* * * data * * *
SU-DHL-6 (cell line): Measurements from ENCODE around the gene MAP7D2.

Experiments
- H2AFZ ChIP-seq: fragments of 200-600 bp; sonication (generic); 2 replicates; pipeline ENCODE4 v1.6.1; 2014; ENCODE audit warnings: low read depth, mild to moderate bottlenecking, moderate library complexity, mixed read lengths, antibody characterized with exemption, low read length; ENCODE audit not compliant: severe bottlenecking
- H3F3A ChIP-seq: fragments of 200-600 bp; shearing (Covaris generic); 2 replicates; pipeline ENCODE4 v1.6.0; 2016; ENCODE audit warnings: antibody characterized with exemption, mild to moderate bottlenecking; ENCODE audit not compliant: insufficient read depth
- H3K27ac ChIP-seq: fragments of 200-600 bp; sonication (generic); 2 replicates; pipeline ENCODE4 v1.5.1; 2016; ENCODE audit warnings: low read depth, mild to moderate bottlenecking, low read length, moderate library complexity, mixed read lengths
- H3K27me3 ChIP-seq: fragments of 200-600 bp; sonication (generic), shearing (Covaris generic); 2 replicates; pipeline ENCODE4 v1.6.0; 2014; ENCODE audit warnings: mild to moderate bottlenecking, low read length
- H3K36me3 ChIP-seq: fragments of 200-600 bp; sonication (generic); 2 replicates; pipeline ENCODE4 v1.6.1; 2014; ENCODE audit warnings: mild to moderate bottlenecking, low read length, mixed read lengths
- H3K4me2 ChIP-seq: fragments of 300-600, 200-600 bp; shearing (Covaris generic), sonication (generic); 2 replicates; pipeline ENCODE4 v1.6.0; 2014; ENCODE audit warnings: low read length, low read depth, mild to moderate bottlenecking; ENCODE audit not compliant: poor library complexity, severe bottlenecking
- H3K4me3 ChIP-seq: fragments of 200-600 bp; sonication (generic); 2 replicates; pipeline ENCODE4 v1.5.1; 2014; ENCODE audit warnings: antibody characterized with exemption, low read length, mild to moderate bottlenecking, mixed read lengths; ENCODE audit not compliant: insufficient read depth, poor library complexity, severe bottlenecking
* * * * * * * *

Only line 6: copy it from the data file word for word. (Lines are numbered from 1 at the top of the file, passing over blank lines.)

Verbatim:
- H3K27me3 ChIP-seq: fragments of 200-600 bp; sonication (generic), shearing (Covaris generic); 2 replicates; pipeline ENCODE4 v1.6.0; 2014; ENCODE audit warnings: mild to moderate bottlenecking, low read length